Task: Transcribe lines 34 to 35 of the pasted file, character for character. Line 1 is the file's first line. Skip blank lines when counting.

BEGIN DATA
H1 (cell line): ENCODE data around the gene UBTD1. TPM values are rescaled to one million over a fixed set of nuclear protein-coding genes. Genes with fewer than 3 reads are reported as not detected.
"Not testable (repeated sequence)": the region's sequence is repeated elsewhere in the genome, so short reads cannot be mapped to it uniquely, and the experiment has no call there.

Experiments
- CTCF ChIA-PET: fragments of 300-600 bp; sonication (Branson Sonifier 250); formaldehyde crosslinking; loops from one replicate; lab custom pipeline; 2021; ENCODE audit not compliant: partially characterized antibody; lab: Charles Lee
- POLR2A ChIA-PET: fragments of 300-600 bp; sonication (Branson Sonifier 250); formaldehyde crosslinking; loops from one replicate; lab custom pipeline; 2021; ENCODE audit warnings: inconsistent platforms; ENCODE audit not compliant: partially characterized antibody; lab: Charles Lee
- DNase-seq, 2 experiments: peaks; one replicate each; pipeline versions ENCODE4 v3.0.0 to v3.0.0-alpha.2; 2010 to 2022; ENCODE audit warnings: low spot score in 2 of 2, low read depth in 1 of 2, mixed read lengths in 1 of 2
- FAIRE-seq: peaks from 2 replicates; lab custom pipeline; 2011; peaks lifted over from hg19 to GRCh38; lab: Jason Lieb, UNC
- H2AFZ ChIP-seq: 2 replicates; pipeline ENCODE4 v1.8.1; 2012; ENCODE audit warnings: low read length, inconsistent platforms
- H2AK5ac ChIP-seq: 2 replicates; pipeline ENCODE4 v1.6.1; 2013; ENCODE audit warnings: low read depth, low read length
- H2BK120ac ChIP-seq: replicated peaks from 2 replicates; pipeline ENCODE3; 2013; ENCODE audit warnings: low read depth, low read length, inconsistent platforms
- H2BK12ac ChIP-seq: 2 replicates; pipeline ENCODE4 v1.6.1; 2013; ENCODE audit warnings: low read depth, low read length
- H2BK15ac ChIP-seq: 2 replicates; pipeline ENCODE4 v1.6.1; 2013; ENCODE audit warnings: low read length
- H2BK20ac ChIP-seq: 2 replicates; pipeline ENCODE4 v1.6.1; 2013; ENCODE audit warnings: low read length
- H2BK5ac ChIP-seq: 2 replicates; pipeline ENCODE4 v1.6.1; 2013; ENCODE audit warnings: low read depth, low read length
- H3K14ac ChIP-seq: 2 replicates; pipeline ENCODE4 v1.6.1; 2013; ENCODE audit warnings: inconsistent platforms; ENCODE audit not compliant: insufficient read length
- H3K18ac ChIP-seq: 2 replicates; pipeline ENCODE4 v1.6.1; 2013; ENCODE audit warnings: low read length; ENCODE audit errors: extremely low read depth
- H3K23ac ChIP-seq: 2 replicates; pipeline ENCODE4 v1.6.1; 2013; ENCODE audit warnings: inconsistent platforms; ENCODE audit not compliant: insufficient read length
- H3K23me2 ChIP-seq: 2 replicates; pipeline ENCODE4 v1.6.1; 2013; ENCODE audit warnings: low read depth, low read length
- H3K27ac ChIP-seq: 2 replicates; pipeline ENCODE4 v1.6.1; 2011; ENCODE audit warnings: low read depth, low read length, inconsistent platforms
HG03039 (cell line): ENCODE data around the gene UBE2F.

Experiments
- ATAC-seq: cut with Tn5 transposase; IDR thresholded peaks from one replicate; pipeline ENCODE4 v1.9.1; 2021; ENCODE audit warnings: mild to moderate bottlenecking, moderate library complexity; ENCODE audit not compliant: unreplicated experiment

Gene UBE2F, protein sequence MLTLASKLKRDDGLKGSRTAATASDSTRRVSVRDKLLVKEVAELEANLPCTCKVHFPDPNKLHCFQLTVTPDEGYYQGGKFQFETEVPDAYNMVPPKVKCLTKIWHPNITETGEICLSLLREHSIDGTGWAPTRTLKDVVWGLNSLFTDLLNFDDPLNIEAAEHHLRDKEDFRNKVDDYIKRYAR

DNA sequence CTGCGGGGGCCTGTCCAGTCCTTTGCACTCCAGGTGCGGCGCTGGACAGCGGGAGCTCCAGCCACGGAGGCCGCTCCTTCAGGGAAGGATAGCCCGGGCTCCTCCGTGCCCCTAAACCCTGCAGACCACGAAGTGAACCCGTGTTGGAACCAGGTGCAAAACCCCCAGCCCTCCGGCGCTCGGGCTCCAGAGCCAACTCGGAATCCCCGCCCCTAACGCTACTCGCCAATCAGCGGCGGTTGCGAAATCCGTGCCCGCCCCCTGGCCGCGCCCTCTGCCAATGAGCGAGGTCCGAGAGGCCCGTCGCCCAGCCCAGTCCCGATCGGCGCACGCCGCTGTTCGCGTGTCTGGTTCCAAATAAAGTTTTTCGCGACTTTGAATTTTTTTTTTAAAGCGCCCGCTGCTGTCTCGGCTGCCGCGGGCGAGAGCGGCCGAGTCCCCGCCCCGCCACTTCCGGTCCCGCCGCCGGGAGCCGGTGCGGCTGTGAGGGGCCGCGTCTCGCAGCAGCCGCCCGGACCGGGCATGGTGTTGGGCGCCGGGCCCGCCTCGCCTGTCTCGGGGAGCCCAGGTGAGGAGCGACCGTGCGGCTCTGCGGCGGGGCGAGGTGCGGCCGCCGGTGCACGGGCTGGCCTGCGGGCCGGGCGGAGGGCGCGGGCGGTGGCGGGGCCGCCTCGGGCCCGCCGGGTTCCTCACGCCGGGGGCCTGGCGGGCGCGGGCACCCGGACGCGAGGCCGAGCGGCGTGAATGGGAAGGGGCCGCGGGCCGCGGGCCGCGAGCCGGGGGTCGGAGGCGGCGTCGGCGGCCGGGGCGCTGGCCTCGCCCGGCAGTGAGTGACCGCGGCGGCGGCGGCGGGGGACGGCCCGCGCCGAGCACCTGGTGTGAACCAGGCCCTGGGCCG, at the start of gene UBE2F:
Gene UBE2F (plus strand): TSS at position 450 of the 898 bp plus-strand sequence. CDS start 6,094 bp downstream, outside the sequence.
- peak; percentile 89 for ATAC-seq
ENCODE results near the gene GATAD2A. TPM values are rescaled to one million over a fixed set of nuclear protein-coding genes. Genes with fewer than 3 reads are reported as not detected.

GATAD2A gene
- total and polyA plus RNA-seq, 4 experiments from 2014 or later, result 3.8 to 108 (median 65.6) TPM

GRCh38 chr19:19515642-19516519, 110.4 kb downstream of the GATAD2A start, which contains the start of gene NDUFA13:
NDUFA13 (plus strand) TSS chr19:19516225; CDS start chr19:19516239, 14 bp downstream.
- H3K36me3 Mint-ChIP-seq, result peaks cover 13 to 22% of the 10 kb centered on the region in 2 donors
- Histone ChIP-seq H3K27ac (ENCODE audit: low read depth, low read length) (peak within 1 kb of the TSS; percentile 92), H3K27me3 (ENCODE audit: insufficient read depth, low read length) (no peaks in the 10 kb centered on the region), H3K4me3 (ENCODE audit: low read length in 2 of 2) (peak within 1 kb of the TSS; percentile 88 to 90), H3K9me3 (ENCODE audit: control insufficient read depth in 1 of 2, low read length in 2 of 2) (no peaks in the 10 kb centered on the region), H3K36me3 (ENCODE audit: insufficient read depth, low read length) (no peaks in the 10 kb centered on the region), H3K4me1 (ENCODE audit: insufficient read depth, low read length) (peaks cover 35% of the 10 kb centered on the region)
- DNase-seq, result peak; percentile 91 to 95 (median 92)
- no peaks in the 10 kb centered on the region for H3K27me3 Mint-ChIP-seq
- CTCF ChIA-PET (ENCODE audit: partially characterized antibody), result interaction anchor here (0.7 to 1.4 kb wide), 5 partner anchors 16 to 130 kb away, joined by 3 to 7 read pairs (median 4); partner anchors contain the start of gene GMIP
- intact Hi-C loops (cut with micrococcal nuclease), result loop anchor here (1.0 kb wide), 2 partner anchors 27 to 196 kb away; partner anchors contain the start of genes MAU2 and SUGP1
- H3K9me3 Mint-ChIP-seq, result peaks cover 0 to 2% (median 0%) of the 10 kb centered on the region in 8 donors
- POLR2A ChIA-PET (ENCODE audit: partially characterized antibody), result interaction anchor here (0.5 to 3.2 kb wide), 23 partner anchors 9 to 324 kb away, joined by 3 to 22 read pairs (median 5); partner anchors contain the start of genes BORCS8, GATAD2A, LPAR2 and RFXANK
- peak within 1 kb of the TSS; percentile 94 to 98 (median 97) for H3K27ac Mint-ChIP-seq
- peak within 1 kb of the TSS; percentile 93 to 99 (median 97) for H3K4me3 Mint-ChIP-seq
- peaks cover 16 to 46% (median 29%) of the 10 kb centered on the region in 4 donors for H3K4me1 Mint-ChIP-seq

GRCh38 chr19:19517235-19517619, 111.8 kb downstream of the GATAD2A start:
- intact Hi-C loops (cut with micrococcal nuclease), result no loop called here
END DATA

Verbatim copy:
- DNase-seq, result peak; percentile 91 to 95 (median 92)
- no peaks in the 10 kb centered on the region for H3K27me3 Mint-ChIP-seq